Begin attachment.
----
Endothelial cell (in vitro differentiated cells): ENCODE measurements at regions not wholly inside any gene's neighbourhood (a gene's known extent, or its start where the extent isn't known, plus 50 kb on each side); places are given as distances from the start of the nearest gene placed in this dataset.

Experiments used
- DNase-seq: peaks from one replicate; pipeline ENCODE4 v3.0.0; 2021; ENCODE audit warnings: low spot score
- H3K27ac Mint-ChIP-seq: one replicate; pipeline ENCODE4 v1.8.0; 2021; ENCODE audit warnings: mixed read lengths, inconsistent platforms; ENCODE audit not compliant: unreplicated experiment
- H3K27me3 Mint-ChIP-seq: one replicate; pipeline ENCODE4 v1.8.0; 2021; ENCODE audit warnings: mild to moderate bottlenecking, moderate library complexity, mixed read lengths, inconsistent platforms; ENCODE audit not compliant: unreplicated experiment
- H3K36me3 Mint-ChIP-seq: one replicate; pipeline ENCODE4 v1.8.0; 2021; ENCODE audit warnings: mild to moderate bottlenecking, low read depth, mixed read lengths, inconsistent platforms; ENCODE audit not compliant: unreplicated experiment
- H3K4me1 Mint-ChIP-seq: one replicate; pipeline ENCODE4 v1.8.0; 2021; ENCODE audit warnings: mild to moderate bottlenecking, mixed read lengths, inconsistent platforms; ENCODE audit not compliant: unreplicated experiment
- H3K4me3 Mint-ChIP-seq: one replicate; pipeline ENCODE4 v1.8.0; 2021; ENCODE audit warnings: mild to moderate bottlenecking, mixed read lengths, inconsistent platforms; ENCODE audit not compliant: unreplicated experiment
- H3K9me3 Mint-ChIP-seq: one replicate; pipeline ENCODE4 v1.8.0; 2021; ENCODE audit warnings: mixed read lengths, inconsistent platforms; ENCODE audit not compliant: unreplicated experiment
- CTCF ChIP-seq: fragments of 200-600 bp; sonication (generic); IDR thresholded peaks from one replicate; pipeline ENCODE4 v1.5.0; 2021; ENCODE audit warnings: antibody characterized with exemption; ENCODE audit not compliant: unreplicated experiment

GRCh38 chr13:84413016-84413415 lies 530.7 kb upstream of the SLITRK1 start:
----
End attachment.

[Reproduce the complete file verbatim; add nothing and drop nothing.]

Endothelial cell (in vitro differentiated cells): ENCODE measurements at regions not wholly inside any gene's neighbourhood (a gene's known extent, or its start where the extent isn't known, plus 50 kb on each side); places are given as distances from the start of the nearest gene placed in this dataset.

Experiments used
- DNase-seq: peaks from one replicate; pipeline ENCODE4 v3.0.0; 2021; ENCODE audit warnings: low spot score
- H3K27ac Mint-ChIP-seq: one replicate; pipeline ENCODE4 v1.8.0; 2021; ENCODE audit warnings: mixed read lengths, inconsistent platforms; ENCODE audit not compliant: unreplicated experiment
- H3K27me3 Mint-ChIP-seq: one replicate; pipeline ENCODE4 v1.8.0; 2021; ENCODE audit warnings: mild to moderate bottlenecking, moderate library complexity, mixed read lengths, inconsistent platforms; ENCODE audit not compliant: unreplicated experiment
- H3K36me3 Mint-ChIP-seq: one replicate; pipeline ENCODE4 v1.8.0; 2021; ENCODE audit warnings: mild to moderate bottlenecking, low read depth, mixed read lengths, inconsistent platforms; ENCODE audit not compliant: unreplicated experiment
- H3K4me1 Mint-ChIP-seq: one replicate; pipeline ENCODE4 v1.8.0; 2021; ENCODE audit warnings: mild to moderate bottlenecking, mixed read lengths, inconsistent platforms; ENCODE audit not compliant: unreplicated experiment
- H3K4me3 Mint-ChIP-seq: one replicate; pipeline ENCODE4 v1.8.0; 2021; ENCODE audit warnings: mild to moderate bottlenecking, mixed read lengths, inconsistent platforms; ENCODE audit not compliant: unreplicated experiment
- H3K9me3 Mint-ChIP-seq: one replicate; pipeline ENCODE4 v1.8.0; 2021; ENCODE audit warnings: mixed read lengths, inconsistent platforms; ENCODE audit not compliant: unreplicated experiment
- CTCF ChIP-seq: fragments of 200-600 bp; sonication (generic); IDR thresholded peaks from one replicate; pipeline ENCODE4 v1.5.0; 2021; ENCODE audit warnings: antibody characterized with exemption; ENCODE audit not compliant: unreplicated experiment

GRCh38 chr13:84413016-84413415 lies 530.7 kb upstream of the SLITRK1 start: